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Exceeding goals for power and natural gas savings in the first two years, California’s major private-sector utilities and 33 state college campuses are in the second year of a three-year extension of a unique partnership that fits well with the state’s broader push for greenhouse gas (GHG) emissions reductions.
Funded by the state energy utility ratepayer public goods surcharge, the program spent $12.8 million the first two years (2004-05) and has budgeted $30 million for 2006-08.
The two public higher education systems combined represent the largest higher education system in the United States. The result has been significantly reduced energy bills and GHG emissions, according to campus officials. “Without these incentives, the two university systems would be hard-tasked to develop and conduct many of their existing energy-reducing projects/programs,” said Paul Browning, a spokesperson for the program in the 23-campus California State University and College System (CSU).
“When this partnership was launched in 2004 it was the only one of its kind in the nation, and still is in terms of higher education,” Browning said. “Municipal utilities generally have generic and much smaller programs, and do not have specialized partnerships for specific types of customers.”
The large public college campuses individually and collectively represent huge energy-intense operations. Campuses vary from large (9-10 MW loads), to medium (5-6 MW) and small (under 2 MW). Collectively, the CSU campuses currently boast 5 MW of on-site renewables (mostly solar photovoltaic systems) and 25 MW of cogeneration with goals for doubling both by 2014 (10 MW and 50 MW, respectively).
Along with the 10-campus University of California System (UC), the state’s four largest investor-owned utilities — Pacific Gas and Electric Co., Southern California Edison Co., Southern California Gas Co. and San Diego Gas and Electric Co. — assist each campus in pursuing individual energy-saving projects, measures and retrofits. The program is implemented by a cadre of energy managers — one for each campus — ongoing university-level training programs, and funding and administration from the utilities as an extension of their stepped up, multi-billion-dollar energy efficiency and renewable energy initiatives.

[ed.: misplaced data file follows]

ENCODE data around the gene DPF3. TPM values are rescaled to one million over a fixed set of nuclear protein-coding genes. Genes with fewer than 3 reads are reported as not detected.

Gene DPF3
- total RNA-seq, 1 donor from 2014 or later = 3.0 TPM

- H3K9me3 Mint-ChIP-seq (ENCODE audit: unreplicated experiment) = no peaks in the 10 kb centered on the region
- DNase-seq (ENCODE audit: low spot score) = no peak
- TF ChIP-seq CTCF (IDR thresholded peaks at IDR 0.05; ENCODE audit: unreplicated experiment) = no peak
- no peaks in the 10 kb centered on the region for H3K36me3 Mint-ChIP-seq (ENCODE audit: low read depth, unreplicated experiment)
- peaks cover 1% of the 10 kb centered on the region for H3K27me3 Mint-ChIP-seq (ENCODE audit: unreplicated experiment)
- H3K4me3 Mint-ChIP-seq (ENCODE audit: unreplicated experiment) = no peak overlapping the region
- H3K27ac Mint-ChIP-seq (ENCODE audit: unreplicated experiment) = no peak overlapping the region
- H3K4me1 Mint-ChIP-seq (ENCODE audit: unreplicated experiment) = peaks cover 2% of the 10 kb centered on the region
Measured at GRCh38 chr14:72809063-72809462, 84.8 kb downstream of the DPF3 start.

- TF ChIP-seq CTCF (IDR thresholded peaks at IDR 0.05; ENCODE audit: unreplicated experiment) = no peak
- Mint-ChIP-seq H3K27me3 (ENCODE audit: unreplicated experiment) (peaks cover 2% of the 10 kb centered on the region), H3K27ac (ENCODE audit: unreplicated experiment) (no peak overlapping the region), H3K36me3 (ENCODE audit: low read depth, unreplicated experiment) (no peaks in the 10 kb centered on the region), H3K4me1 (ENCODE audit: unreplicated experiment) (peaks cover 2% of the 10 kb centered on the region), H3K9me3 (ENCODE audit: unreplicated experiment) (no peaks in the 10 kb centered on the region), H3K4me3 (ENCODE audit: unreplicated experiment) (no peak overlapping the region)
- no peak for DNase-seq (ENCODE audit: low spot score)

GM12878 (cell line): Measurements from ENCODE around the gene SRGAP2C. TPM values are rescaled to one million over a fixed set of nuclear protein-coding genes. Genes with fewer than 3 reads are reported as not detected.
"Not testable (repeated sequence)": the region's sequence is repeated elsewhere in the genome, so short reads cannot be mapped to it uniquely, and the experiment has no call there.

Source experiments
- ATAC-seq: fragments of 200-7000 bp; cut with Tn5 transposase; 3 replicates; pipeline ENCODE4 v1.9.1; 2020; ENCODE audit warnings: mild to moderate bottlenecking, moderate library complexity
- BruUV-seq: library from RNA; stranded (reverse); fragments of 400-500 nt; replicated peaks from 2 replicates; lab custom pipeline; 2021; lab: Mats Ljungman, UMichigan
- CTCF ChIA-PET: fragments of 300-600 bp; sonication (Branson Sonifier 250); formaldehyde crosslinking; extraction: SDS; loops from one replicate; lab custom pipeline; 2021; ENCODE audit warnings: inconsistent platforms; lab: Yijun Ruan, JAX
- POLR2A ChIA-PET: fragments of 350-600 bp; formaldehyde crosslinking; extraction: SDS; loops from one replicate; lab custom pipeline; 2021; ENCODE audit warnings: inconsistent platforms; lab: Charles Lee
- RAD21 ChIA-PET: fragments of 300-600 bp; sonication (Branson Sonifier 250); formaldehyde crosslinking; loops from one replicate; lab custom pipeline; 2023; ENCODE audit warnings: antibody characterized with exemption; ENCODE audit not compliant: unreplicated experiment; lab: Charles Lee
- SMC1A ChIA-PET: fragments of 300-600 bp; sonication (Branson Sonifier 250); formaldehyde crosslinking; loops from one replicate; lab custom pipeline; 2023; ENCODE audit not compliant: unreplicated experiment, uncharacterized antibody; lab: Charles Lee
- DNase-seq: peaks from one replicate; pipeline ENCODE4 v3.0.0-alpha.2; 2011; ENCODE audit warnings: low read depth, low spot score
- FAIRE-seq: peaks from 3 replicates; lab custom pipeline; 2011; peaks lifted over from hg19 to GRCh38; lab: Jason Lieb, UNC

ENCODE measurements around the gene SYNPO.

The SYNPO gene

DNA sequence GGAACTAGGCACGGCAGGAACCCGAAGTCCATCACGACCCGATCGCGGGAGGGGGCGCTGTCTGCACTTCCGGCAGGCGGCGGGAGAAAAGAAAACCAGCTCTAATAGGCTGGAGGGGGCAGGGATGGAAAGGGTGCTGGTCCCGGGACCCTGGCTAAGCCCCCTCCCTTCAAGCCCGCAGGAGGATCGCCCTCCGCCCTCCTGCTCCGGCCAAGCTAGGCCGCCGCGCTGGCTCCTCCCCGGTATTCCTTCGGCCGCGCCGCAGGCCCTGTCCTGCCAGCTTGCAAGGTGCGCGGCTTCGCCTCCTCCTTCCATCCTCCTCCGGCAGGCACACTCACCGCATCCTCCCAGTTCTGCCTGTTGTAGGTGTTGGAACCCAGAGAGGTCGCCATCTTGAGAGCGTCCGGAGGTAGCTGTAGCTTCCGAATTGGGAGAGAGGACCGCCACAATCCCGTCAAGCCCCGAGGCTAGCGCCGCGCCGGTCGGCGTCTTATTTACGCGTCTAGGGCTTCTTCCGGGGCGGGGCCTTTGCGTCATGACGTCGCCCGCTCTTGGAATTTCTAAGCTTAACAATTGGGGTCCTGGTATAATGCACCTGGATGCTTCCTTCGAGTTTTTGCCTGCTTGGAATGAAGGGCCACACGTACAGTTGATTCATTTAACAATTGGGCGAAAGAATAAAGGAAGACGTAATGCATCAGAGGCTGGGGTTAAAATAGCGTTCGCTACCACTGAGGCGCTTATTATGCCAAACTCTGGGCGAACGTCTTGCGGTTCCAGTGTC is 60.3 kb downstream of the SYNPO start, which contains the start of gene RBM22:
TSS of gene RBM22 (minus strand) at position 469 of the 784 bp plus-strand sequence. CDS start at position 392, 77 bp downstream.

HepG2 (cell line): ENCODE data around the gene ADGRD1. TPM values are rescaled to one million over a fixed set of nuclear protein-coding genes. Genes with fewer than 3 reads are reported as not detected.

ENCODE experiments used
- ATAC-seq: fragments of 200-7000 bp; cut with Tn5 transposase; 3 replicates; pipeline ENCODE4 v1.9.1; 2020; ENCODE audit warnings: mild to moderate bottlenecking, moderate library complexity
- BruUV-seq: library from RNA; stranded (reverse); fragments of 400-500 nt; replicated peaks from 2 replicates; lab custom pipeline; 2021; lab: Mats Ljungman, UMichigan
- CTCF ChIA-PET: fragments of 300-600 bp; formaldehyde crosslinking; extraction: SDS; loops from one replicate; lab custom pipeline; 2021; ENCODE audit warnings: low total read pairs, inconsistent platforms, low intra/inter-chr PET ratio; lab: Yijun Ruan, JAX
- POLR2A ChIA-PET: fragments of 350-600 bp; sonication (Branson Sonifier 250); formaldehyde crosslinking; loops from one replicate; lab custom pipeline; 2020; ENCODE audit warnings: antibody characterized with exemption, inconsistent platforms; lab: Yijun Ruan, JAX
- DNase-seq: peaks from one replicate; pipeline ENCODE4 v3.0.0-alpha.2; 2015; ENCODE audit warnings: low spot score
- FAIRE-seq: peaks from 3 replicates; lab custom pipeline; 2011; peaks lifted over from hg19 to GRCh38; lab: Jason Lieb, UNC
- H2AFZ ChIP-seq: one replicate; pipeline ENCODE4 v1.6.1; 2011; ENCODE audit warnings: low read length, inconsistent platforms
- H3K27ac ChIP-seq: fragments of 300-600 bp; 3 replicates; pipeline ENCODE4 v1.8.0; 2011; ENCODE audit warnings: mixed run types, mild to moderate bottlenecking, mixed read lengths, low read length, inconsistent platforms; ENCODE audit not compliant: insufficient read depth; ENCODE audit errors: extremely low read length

In the first two years, the campuses collectively saved 32 million kWh of electricity and 1.5 million therms of natural gas, compared with target goals for the period of 25 million kWh and 1 million therms, Browning said. The campuses spent $12.8 million to achieve these results with the utilities providing about 80% of the funding ($10.4 million). Each individual program within the partnership for each campus must have at least 20% of the funding coming from the campus; the utilities’ Public Goods monies support the rest.
Goals have been established for each campus system to achieve 10% reduction of their overall energy use by 2014, but after the first two years of the partnership the CSU system was only at about 2%. State officials want to see the campus buildings used more heavily to maximize the numbers of students being educated, so use-factors are expanding rapidly at all campuses, particularly the largest ones, said Aaron Klemm, CSU energy program manager. Therefore, measuring energy efficiency programs in terms of Btus/square foot of building space doesn’t really add up.
Part of the problem is not being able to factor out the steady growth in power use-per-student and per-faculty member on campus that add to increased gross totals of energy consumed while the overall efficiency is getting better. “We have roughly the same space, with more students, more Ipods, more laptops, all generating heat and consuming more power in the buildings and using the buildings for longer periods of time,” Klemm said. “Energy efficiency programs just offset the increased use.”
A lot of the work so far has involved central plant monitoring-based commissioning projects to set new baselines for older, established buildings, then thoroughly finding ways to shave that energy use through software control improvements, process/operating changes, and equipment upgrades, according to Klemm.
“In these projects, we look at the whole sequence of controls, various pieces of equipment in central plants, and revise those according to trends and load conditions,” Klemm said. “You have to first control the loads and then optimize them from an energy perspective. We have one project with a gas-fired absorption chilling central plant that promised 80,000 therms of savings, and they’ve already achieved 85,000 therms of savings, and a million kilowatt-hours as icing on the cake.
“In the monitoring-based commissioning the focus is on the software inside of the controls for the most part,” he said. “About 90% of the time it is a matter of software and changes to the sequences of operations.”
Since 2004, each system has set statewide goals for all of their campuses. CSU’s chancellor established an exeutive order (No. 987) delegating to each campus president and their designees a systemwide policy on energy conservation, sustainable building practices and physical plant management.
“The trustee policy is consistent with Gov. Arnold Schwarzenegger’s own executive order (S-12-04), which requested the CSU system’s active participation in statewide energy conservation and reduced electrical demand,” said CSU Chancellor Charles Reed, who issued a detailed order with specific guidelines for conservation, energy independence, renewables and conservation, sustainable building practices and physical plant management. For the UC system the president for the overall system established a sustainable practices policy, including clean energy standards setting a goal for each campus.
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